Perhaps a better principle will be:

    Equitable access to quality learning environments and choice of programs
    Edmonton is a modern city with world class infrastructure. Parents and prospective parents are encouraged to think carefully about where they decide to live. If living in a neighborhood where a school is in walking distance is desirable, parents are encouraged to consider moving to such a neighborhood, of which there are a number of, already in Edmonton City. Only when utilization rates on existing schools are are at acceptable levels, is it a sustainable option to build new schools.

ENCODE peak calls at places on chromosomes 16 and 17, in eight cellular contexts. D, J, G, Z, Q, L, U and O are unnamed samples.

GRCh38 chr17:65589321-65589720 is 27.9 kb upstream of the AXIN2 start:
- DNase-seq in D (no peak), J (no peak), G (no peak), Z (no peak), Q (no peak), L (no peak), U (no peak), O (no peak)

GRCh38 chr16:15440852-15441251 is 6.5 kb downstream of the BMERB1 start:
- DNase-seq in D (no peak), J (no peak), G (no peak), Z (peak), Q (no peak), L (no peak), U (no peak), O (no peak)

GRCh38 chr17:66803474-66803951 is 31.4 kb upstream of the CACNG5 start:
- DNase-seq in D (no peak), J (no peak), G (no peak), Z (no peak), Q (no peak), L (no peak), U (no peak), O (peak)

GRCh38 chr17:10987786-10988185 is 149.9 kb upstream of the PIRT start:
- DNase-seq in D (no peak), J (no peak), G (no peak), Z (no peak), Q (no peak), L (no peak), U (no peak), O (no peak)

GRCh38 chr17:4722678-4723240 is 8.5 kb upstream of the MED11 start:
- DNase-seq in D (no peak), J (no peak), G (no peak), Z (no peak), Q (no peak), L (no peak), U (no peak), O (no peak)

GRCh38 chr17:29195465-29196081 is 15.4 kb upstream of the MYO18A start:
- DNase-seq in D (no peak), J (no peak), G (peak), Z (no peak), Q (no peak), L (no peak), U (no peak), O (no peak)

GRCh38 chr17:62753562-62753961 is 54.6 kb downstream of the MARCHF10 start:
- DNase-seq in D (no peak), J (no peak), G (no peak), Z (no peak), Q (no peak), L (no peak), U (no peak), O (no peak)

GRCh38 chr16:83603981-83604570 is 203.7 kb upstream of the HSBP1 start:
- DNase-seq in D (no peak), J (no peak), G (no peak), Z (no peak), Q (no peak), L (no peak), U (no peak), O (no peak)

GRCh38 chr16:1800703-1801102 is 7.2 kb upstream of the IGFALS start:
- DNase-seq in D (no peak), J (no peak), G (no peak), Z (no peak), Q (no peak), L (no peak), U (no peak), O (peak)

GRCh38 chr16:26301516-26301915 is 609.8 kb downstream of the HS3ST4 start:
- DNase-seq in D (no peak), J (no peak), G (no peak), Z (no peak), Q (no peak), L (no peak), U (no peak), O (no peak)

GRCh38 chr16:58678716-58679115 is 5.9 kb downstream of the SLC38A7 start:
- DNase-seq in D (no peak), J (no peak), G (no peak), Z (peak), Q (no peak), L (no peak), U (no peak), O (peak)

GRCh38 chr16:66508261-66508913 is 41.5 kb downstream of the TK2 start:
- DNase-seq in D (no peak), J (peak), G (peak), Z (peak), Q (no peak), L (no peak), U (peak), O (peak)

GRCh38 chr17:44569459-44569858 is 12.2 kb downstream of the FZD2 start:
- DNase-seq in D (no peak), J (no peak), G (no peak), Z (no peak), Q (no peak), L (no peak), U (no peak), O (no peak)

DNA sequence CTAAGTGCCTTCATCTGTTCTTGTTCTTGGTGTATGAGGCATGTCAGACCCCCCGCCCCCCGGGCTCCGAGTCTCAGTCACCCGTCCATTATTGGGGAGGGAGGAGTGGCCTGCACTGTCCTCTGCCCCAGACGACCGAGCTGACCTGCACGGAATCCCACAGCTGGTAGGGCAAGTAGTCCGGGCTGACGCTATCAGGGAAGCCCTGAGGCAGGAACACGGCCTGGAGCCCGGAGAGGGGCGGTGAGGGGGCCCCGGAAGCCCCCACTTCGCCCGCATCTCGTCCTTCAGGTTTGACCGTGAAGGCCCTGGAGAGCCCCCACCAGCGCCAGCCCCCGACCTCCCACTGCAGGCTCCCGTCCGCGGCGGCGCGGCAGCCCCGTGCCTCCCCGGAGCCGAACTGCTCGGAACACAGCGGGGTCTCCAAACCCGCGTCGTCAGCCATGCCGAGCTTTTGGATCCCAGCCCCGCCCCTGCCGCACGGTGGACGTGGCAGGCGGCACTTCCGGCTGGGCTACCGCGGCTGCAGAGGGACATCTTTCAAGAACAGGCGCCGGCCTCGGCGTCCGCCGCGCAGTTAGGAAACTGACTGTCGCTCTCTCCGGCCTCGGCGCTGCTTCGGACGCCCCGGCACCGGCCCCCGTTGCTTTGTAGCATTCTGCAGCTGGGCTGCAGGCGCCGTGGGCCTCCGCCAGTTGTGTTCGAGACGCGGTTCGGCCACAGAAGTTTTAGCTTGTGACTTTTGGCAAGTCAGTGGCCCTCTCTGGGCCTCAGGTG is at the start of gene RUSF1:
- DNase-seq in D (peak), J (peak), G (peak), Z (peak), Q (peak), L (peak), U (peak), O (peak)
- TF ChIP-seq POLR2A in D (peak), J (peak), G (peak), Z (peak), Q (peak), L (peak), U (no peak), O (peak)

Last edited by moahunter; 27-11-2009 at 10:14 AM.

  14. #14

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    ^
    moahunter, I think "modernized" means keep the old buildings too but they deserve equal consideration for upgrading 80-year old boilers, etc., as well as access to new technology. John A. MacDougall is my favorite example of this. The original brick schoolhouse was built in 1912, and it was restored beautifully a few years ago, including adding an elevator for access. By contrast, Ritchie (also 1912 vintage) was boarded up for decades and used as a storage facility while students were confined to an attached structure that resembled a windowless strip mall. Needless to say no meaningful modernizations were ever done, and the school was closed a couple of years ago.